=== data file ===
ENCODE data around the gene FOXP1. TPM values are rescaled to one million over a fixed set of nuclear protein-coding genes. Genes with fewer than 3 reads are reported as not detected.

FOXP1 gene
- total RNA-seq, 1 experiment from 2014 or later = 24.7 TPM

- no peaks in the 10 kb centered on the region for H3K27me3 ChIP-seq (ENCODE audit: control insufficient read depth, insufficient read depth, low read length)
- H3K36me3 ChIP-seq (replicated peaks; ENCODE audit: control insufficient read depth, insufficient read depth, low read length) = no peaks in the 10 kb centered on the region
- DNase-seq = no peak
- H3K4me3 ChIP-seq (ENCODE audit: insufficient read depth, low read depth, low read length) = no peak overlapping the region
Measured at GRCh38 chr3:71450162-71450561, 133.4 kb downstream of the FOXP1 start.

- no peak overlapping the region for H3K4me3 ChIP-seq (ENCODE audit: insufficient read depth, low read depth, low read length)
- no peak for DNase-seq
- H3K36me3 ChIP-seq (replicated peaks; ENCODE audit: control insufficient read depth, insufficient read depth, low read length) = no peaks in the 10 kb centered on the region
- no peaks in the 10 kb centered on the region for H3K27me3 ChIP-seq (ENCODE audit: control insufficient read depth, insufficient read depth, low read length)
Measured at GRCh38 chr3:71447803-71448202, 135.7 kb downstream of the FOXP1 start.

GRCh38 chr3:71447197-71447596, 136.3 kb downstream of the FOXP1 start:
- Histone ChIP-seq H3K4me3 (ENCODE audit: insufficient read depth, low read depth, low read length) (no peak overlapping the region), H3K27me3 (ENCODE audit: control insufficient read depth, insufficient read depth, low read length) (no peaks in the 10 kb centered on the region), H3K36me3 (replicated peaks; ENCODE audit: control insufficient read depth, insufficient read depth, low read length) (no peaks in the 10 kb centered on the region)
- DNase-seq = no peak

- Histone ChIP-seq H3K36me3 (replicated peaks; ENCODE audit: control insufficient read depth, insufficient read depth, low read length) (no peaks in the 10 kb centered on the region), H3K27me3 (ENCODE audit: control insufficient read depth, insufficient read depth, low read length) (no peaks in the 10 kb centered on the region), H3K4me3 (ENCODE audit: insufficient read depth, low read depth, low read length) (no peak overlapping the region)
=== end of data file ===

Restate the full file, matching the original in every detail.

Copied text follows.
ENCODE data around the gene FOXP1. TPM values are rescaled to one million over a fixed set of nuclear protein-coding genes. Genes with fewer than 3 reads are reported as not detected.

FOXP1 gene
- total RNA-seq, 1 experiment from 2014 or later = 24.7 TPM

- no peaks in the 10 kb centered on the region for H3K27me3 ChIP-seq (ENCODE audit: control insufficient read depth, insufficient read depth, low read length)
- H3K36me3 ChIP-seq (replicated peaks; ENCODE audit: control insufficient read depth, insufficient read depth, low read length) = no peaks in the 10 kb centered on the region
- DNase-seq = no peak
- H3K4me3 ChIP-seq (ENCODE audit: insufficient read depth, low read depth, low read length) = no peak overlapping the region
Measured at GRCh38 chr3:71450162-71450561, 133.4 kb downstream of the FOXP1 start.

- no peak overlapping the region for H3K4me3 ChIP-seq (ENCODE audit: insufficient read depth, low read depth, low read length)
- no peak for DNase-seq
- H3K36me3 ChIP-seq (replicated peaks; ENCODE audit: control insufficient read depth, insufficient read depth, low read length) = no peaks in the 10 kb centered on the region
- no peaks in the 10 kb centered on the region for H3K27me3 ChIP-seq (ENCODE audit: control insufficient read depth, insufficient read depth, low read length)
Measured at GRCh38 chr3:71447803-71448202, 135.7 kb downstream of the FOXP1 start.

GRCh38 chr3:71447197-71447596, 136.3 kb downstream of the FOXP1 start:
- Histone ChIP-seq H3K4me3 (ENCODE audit: insufficient read depth, low read depth, low read length) (no peak overlapping the region), H3K27me3 (ENCODE audit: control insufficient read depth, insufficient read depth, low read length) (no peaks in the 10 kb centered on the region), H3K36me3 (replicated peaks; ENCODE audit: control insufficient read depth, insufficient read depth, low read length) (no peaks in the 10 kb centered on the region)
- DNase-seq = no peak

- Histone ChIP-seq H3K36me3 (replicated peaks; ENCODE audit: control insufficient read depth, insufficient read depth, low read length) (no peaks in the 10 kb centered on the region), H3K27me3 (ENCODE audit: control insufficient read depth, insufficient read depth, low read length) (no peaks in the 10 kb centered on the region), H3K4me3 (ENCODE audit: insufficient read depth, low read depth, low read length) (no peak overlapping the region)